After we received Institutional Review Board approval from The University of Texas MD Anderson Cancer Center (UTMDACC), records from 268 patients who had histologically proven MLPS (from April 1990 to March 2010) were used to construct a clinical database containing patient, tumor, treatment, and follow-up information.
The TMA included 169 MLPS biopsy and surgical resection samples from 110 patients and 14 control samples of normal fat, WDLPS, PLS, and myxoma; and it was constructed as described previously.16
Immunohistochemical staining was performed on 4-mm-thick TMA sections. Commercially available antibodies against Ki67, cyclin D1, B-cell lymphoma 2 (BCl2), matrix metalloproteinase 9, p53, chemokine (C-C motif) receptor 7, C-X-C chemokine receptor type 4 (CXCR4), human epidermal growth factor receptor 2 (HER2), receptor tyrosine kinase encoded by the AXL gene (AXL), platelet-derived growth factor alpha (PDGF-α), PDGF-β, PDGF receptor alpha (PDGFR-α), PDGFR-β, epidermal growth factor receptor (EGFR), vascular endothelial growth factor (VEGF), peroxisome proliferator-activated receptor gamma (PPAR-γ), adipophilin, cMET (a proto-oncogene that encodes the hepatocyte growth factor receptor), cKIT (a proto-oncogene also known as mast/stem cell growth factor receptor or tyrosine-protein kinase Kit), estrogen receptor, and progesterone receptor were used. Specific antigen retrieval, blocking agents, antibody specifications, and concentrations are available upon request. Horseradish peroxidase-labeled secondary antibodies or biotinylated systems (4-plus system; Biocare Medical, Concord, Calif) were used. Labeling intensity was scored as 0 (none), 1 (weak), 2 (moderate), or 3 (strong); and the percentage of positive tumor cells was estimated. Samples that exhibited an intensity of 0 or 1 were considered “low expression, ” whereas intensities of 2 or 3 were considered “high expression.” Because of poor reproducibility of the distinction between staining intensity of 1 and 2 for PDGFR-α, PDGFR-β, and CXCR4, only cases with a score of 3 were considered to represent high scoring.
Correlations between TMA biomarker expression and tumor or disease status were calculated using the Fisher exact test. Spearman correlation coefficient analysis was used to determine associations between biomarkers. Correlations of clinicopathologic data and immunohistochemical biomarker expression with patient outcomes were evaluated using univariate and multivariable Cox proportional hazards models for DSS, recurrence-free survival, and metastasis-free survival. All variables that were significant in univariate analysis were used in the multivariate model, and only those variables are illustrated.
Characteristics of Localized Myxoid/Round Cell Liposarcoma
Localized MLPS clinicopathologic variables are summarized in Table 1. The mean presenting age was 41 years (range, 13.7–79 years), with male predominance (57.5%). Most patients presented with a primary lesion (89.3%), especially of the extremities (74%). Tumors usually were located in deep soft tissue (76%); the median tumor size was 10 cm (range, 1.7–48 cm), and tumors typically presented as a painless mass (81%). Nearly all patients (96%) underwent surgery. Only 8 patients were deemed unresectable because of anatomic constraints or medical comorbidities. Microscopically clear resection margins (R0) were achieved in 83% of patients, microscopically positive (R1) margins were achieved in 13% of patients, and gross tumor (R2 margins) remained in 4% of patients. Forty percent of patients who were identified as high-risk (tumors >10 cm; RCL histology) received chemotherapy (usually neoadjuvant, 77%), especially doxorubicin and ifosfamide. Seventy-four percent of patients received radiotherapy (usually neoadjuvant).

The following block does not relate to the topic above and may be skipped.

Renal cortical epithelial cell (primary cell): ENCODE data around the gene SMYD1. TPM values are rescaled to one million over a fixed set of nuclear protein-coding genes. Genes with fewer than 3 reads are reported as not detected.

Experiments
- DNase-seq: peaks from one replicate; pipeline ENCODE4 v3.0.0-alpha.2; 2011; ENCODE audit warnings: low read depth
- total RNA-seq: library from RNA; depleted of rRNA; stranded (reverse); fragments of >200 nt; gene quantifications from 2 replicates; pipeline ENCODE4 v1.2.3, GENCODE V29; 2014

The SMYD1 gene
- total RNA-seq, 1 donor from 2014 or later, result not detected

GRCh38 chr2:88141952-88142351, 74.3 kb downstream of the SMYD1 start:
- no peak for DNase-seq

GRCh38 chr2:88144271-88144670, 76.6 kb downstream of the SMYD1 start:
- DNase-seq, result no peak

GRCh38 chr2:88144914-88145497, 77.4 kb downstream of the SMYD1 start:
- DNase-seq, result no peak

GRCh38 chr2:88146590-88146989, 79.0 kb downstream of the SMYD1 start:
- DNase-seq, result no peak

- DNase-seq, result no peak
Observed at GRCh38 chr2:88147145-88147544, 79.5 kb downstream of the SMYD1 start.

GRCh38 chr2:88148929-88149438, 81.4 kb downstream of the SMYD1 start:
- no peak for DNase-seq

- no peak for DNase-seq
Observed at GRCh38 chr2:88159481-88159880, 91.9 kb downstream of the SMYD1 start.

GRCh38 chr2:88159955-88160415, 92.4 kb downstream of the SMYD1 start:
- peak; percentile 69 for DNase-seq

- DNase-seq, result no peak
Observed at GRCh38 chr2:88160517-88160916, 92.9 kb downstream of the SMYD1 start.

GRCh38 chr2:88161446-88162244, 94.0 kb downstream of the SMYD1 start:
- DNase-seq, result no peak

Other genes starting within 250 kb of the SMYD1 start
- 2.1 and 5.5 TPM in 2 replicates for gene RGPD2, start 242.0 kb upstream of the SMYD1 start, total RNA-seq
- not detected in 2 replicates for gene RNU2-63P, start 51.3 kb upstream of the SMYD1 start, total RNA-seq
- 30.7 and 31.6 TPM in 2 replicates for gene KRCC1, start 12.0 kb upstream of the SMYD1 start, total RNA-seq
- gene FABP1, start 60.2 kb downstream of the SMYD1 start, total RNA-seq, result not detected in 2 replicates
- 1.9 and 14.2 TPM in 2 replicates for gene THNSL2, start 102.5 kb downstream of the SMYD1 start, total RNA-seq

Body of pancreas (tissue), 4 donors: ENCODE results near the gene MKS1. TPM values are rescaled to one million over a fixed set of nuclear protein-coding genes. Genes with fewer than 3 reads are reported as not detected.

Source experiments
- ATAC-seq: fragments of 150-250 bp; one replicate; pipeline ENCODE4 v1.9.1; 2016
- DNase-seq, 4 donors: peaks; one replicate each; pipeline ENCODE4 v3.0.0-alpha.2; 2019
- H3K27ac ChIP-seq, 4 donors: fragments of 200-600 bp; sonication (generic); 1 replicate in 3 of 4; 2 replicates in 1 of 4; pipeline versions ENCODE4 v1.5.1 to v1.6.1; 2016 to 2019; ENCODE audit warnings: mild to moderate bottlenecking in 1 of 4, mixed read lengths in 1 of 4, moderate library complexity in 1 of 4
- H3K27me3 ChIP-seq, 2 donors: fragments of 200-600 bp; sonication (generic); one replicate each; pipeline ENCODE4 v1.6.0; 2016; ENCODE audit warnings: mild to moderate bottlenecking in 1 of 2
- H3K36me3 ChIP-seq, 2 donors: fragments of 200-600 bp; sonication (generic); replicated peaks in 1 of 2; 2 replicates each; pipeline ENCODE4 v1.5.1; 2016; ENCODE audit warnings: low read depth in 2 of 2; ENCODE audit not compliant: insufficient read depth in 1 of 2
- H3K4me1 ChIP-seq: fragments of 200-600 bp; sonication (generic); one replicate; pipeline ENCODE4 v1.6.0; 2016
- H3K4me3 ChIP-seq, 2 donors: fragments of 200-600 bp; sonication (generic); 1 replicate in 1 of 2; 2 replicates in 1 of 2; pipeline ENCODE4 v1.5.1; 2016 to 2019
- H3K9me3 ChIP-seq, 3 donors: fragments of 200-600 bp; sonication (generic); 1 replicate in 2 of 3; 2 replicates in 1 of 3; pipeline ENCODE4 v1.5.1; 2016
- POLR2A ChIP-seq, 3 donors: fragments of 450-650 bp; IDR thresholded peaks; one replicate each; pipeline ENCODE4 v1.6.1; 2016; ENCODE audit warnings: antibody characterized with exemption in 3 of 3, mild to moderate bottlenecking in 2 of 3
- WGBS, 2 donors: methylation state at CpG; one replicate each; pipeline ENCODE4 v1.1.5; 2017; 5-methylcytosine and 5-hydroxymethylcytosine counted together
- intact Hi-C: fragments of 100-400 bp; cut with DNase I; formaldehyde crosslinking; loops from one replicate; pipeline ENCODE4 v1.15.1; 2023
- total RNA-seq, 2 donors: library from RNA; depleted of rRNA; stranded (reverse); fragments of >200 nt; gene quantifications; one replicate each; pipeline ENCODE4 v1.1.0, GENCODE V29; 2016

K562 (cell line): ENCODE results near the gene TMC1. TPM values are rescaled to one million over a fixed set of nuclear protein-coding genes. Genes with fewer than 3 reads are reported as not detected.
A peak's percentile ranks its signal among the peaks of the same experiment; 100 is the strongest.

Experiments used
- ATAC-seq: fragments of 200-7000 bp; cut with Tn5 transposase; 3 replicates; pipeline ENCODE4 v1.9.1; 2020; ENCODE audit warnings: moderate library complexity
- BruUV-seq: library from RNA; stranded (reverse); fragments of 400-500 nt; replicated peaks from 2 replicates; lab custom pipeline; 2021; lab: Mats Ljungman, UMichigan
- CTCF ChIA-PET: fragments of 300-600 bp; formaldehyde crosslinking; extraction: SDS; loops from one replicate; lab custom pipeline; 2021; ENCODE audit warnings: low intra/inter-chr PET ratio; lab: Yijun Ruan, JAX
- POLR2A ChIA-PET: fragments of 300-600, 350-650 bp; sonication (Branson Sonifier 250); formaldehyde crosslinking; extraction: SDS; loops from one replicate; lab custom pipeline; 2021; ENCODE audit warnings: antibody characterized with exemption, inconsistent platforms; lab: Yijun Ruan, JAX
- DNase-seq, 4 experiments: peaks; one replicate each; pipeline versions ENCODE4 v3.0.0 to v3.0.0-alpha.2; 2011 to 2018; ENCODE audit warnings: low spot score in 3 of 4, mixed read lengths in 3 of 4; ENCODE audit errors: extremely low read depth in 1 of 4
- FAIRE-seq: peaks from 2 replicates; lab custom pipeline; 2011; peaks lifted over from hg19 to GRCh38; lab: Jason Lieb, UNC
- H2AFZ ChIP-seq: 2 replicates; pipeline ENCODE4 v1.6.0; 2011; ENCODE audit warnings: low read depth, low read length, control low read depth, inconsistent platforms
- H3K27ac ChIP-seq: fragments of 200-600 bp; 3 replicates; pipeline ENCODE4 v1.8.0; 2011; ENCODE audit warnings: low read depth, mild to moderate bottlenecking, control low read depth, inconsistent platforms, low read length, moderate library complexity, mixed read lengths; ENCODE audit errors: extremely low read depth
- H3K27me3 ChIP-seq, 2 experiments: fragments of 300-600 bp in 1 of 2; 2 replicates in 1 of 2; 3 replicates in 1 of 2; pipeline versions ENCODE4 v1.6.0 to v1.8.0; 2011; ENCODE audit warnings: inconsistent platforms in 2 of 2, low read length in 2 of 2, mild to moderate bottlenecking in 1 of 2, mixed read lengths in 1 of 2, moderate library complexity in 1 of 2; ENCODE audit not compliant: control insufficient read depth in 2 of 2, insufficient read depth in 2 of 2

|No. of Patients (%)|
|Variable||Total, N = 207||Myxoid, N = 146||Round Cell, N = 61|
|Age: Mean [range], y||41 [13–79]||39||46|
|Tumor size: Median±SD, cm||10 ± 6.7||10 (7.2)||10 (5.4)|
|R0||156 (83)||109 (81)a||47 (85)a|
|R1||25 (13)||18 (14)a||7 (13)a|
|R2||8 (4)||7 (5)a||1 (2)a|
|Neoadjuvant||65 (77)||49 (58)a||16 (73)a|
|Adjuvant||14 (17)||10 (12)a||4 (18)a|
|Chemotherapy alone||5 (6)||3 (4)a||2 (9)a|
|Neoadjuvant||87 (57)||61 (58)a||26 (54)a|
|Adjuvant||64 (42)||43 (41)a||21 (44)a|
|Without surgery||2 (1)||1 (1)a||1 (2)a|
|Follow-up: Median [range], mo||68 [1–249]|
|Local recurrence rate||14 (8)||11 (8)||3 (6)|
|Metastasis rate||26 (13)||14 (10)||12 (21)|
|Sites of metastases|
|Bone||6 (23)||5 (36)a||1 (8)a|
|Abdomen||6 (23)||2 (14)a||4 (33)a|
|Lung||3 (12)||1 (7)a||2 (17)a|
|Other||11 (42)||6 (43)a||5 (42)a|
Outcomes of Patients With Localized Myxoid/Round Cell Liposarcoma
The median follow-up for patients with localized disease was 68 months (range, 1–249 months). The local recurrence rate was 7.4%, and the median time to recurrence was 31 months (range, 6–83 months). The risk of local recurrence was associated with disease status (local recurrence vs primary tumor) at the time of diagnosis and nonextremity disease location (Table 2). Metastasis occurred in 13% of patients at a median of 34 months (range, 5–141 months) after diagnosis. Higher rates of metastasis were observed in patients who had RCL patients compared with patients who had MLS (21% vs 10%; P = .042). Although multiple univariate analysis factors were associated with increased risk of metastasis, only male gender remained statistically significant in multivariate analysis (Table 3). The DSS rate was 99% at 1 year, 93% at 5 years, and 87% at 10 years (Fig. 1A). Age >45 years, male gender, and locally recurrent disease were statistically significant prognosticators in multivariate analysis (P = .0252, P = .0159, and P = .049, respectively) (Table 4). Overall survival analysis of patients with localized versus metastatic disease and those with primary tumors versus recurrent disease revealed statistically significant differences (P > .0001 and P = .0127, respectively), mirroring the DSS analysis results, whereas a comparison of overall survival between the MLS and RCL subtypes revealed only a trend toward a better outcome for patients with MLS (P = .0723; data not shown).